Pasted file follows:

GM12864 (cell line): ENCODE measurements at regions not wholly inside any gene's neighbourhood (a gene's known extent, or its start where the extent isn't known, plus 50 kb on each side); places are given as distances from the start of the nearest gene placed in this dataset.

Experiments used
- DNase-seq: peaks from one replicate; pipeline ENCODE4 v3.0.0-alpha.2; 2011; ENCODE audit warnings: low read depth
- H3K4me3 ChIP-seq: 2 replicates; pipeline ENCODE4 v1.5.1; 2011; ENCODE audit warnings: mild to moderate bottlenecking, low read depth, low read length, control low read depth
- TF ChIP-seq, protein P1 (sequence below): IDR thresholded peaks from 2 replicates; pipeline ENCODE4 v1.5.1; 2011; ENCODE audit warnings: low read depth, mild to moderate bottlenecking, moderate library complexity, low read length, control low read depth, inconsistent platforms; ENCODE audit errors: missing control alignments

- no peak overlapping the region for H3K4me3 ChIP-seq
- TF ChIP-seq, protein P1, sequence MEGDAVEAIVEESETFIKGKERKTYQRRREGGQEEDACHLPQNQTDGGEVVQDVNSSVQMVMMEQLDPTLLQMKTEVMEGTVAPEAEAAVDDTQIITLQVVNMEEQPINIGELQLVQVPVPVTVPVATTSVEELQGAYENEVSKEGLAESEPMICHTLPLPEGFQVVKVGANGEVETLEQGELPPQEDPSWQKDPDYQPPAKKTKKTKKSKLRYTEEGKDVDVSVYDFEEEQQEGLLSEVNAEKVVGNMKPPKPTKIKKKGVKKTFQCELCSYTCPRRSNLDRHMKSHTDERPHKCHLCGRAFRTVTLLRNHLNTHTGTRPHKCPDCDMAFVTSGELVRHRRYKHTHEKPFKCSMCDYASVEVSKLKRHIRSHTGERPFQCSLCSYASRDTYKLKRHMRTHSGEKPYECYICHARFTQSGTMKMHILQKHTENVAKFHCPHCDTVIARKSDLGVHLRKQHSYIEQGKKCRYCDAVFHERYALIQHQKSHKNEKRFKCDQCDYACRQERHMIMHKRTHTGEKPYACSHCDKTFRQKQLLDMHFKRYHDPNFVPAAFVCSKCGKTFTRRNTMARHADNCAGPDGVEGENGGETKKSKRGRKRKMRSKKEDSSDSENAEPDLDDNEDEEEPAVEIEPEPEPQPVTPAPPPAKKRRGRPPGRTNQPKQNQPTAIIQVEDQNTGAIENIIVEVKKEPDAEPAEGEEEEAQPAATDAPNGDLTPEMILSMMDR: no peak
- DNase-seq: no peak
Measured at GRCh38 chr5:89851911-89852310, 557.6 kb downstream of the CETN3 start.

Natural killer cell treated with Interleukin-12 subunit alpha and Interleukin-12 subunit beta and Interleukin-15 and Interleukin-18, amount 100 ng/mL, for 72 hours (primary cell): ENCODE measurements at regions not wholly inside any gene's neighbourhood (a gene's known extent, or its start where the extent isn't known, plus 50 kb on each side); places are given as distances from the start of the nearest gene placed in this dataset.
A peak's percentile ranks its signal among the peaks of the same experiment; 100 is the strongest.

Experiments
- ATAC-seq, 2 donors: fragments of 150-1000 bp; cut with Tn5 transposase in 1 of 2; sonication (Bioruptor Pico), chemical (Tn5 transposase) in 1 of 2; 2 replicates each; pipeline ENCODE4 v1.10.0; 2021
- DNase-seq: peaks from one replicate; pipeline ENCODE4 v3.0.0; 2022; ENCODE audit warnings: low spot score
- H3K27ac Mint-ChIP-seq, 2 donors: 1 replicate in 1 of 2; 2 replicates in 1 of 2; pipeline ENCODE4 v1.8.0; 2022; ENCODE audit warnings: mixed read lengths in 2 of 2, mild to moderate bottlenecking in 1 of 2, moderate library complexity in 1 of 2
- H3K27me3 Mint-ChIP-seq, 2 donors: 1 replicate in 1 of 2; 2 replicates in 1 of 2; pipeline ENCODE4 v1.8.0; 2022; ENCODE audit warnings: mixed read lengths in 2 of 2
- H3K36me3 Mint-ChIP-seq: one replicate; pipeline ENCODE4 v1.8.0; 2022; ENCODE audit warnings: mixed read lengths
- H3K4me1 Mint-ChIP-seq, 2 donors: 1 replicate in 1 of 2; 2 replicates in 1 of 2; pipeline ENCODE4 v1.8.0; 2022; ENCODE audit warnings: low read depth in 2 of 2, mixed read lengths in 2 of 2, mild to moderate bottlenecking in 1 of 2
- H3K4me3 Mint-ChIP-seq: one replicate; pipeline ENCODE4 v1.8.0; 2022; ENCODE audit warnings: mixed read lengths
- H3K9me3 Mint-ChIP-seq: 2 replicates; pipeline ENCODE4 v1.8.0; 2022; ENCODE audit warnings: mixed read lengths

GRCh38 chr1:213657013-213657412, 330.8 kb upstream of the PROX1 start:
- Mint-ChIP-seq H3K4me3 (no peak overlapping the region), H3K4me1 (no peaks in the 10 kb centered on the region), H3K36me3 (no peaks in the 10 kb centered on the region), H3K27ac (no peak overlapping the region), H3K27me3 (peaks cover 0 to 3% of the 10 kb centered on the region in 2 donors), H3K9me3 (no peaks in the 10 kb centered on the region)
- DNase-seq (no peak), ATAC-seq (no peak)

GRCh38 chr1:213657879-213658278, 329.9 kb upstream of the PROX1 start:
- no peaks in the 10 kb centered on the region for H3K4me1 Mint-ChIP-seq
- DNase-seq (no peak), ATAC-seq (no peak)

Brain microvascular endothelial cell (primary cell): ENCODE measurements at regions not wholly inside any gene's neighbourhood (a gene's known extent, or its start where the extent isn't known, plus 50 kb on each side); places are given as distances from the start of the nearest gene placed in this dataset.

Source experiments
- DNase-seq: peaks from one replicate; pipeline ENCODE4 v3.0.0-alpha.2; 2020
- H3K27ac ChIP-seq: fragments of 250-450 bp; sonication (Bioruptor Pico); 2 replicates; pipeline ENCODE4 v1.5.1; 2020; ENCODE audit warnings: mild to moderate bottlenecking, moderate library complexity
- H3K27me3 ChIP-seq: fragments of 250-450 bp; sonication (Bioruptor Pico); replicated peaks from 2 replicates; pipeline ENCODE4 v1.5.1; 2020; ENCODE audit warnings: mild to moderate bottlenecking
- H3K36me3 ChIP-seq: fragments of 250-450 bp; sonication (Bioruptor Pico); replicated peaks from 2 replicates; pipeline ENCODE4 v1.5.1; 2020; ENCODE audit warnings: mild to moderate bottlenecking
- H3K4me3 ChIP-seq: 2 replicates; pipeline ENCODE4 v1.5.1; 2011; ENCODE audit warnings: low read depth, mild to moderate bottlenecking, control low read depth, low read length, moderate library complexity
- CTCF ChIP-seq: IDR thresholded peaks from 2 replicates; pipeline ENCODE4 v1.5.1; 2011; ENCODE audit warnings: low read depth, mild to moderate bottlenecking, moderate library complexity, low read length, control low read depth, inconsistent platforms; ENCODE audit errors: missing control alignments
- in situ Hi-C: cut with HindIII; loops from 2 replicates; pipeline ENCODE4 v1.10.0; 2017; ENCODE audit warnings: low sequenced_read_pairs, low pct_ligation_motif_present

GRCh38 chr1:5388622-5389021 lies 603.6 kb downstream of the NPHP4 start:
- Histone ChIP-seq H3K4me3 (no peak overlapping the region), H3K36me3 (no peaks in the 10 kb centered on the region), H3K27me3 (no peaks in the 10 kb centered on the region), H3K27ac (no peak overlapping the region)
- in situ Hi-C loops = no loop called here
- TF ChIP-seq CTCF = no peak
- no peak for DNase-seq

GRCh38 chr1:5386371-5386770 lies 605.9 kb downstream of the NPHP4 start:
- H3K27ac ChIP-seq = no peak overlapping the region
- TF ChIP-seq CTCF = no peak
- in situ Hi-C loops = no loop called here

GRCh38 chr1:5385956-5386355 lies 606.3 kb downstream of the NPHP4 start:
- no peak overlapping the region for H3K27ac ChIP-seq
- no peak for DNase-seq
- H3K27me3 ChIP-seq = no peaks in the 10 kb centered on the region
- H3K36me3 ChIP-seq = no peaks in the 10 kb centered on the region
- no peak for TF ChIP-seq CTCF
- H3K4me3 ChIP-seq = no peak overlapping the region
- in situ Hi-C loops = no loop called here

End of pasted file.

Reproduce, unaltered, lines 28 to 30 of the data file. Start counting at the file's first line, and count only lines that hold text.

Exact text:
Source experiments
- DNase-seq: peaks from one replicate; pipeline ENCODE4 v3.0.0-alpha.2; 2020
- H3K27ac ChIP-seq: fragments of 250-450 bp; sonication (Bioruptor Pico); 2 replicates; pipeline ENCODE4 v1.5.1; 2020; ENCODE audit warnings: mild to moderate bottlenecking, moderate library complexity